The point of science is to advance in understanding as much as possible. But there is no guarantee that the scientific method based on testability of hypotheses can lead to this. There's no guarantee that every truth about the universe is in our range of testability and in our range of understanding. As for the proposals I made in this essay, they are still in the phase of being mere hypotheses, supported by some arguments like those I mentioned, but far from being proven. Much is still missing, the resulting description will have, in my opinion, to be complete, without mathematical or logical inconsistencies, without parts that can be changed or replaced (see this previous comment for more details). But even so, we may never know that we found the ultimate truth and nothing is missing :)

Best regards,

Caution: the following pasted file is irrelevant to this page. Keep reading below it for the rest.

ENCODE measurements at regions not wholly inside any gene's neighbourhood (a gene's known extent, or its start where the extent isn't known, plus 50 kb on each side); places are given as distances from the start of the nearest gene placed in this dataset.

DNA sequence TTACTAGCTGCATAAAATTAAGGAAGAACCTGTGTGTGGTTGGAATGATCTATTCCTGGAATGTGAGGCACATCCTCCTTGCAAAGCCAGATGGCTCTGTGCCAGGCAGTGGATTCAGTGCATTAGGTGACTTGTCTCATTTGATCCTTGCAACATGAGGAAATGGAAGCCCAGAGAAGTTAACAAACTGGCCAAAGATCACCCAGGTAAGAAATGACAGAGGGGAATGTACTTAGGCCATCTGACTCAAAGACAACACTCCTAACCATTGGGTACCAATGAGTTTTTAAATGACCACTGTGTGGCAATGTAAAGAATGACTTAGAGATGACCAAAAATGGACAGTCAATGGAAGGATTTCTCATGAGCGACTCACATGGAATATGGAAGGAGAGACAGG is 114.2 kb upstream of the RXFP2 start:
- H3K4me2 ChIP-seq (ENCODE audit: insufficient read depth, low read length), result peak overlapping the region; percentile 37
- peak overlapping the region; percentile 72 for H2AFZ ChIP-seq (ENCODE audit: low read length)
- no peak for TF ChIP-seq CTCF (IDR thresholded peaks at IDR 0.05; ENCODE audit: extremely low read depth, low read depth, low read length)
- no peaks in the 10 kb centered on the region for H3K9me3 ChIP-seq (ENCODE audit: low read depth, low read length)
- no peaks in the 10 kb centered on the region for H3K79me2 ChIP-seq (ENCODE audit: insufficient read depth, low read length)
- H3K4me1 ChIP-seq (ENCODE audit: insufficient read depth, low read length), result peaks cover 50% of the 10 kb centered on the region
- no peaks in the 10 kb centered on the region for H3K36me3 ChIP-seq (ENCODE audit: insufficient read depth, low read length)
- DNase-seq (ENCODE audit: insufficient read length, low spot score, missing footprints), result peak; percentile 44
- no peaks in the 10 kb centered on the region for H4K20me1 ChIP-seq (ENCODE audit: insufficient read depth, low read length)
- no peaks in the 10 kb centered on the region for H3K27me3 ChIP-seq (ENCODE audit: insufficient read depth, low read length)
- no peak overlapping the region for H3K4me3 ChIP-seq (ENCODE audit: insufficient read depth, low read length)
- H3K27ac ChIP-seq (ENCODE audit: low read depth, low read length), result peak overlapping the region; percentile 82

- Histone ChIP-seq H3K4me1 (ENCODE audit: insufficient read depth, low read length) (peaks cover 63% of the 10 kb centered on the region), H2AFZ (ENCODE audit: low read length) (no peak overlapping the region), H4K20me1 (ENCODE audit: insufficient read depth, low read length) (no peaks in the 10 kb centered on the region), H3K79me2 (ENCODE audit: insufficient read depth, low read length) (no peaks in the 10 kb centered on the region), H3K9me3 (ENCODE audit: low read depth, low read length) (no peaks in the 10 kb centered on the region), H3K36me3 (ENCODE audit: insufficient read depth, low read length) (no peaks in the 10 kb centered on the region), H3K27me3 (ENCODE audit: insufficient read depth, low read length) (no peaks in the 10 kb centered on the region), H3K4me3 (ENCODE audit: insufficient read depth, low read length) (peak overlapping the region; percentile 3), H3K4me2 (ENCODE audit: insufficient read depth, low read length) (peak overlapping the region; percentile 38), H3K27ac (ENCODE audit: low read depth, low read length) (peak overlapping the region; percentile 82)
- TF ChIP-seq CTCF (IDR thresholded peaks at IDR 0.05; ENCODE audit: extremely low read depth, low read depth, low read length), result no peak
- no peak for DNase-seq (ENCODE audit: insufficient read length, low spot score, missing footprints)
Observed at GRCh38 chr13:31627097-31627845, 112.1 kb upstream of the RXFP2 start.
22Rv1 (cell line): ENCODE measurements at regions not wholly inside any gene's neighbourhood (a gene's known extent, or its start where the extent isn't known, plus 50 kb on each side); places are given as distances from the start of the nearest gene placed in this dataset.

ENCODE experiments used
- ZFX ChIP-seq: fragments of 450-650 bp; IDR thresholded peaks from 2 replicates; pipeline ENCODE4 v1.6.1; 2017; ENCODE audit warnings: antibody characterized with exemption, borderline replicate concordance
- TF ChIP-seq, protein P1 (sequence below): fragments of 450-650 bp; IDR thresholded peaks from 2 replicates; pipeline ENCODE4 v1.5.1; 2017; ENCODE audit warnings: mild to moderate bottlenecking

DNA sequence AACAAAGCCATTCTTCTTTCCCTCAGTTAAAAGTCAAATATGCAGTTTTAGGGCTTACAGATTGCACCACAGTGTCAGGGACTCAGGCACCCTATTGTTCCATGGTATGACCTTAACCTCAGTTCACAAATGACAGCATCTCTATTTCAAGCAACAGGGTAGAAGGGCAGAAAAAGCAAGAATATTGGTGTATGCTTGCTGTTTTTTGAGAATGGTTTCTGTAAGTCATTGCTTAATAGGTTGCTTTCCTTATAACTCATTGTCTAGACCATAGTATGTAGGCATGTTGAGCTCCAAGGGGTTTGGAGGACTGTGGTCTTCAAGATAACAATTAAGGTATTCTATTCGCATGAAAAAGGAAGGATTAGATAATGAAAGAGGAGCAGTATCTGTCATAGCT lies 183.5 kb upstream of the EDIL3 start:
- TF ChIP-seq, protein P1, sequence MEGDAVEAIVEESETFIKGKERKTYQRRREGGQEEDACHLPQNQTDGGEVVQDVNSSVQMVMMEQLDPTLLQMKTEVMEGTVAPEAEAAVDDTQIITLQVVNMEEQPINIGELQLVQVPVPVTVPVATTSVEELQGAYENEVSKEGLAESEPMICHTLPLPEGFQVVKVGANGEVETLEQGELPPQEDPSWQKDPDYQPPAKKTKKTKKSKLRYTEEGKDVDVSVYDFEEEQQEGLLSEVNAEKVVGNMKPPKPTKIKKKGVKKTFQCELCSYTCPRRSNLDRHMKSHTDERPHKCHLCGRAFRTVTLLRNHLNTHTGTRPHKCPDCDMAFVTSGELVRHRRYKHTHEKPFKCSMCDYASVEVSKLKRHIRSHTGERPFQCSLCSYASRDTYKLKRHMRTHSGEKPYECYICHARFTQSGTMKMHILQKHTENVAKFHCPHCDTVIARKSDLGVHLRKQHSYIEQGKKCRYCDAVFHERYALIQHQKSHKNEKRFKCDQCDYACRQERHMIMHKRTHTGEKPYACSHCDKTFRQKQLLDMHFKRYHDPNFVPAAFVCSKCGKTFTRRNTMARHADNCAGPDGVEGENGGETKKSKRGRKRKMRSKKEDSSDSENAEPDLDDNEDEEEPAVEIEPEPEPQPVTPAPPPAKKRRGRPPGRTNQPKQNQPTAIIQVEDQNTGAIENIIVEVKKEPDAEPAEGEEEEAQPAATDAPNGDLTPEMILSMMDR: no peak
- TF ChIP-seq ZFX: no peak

Cristi

Steve Dufourny wrote on Jan. 8, 2018 @ 13:31 GMT
Hi Cristi ,

You tell us in your essay that waves are essential, I agree.That said you tell that these waves and oscillations can give all the shapes.It is a reasoning for the strings in fact.Can we be sure about this ? if the 1D primordial field is nt photonic and that the particles are notpoints and strings , so there is a problem because the spherical volumes and their motions witha finiet serie of spherical volumes where space disappears, we have also the combinations to create all shapes.

Best Regards

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Author Cristinel Stoica replied on Jan. 8, 2018 @ 13:56 GMT
Hi Steve,

Thank you for the remarks you made here and above, under David Brown's comment. And for the questions.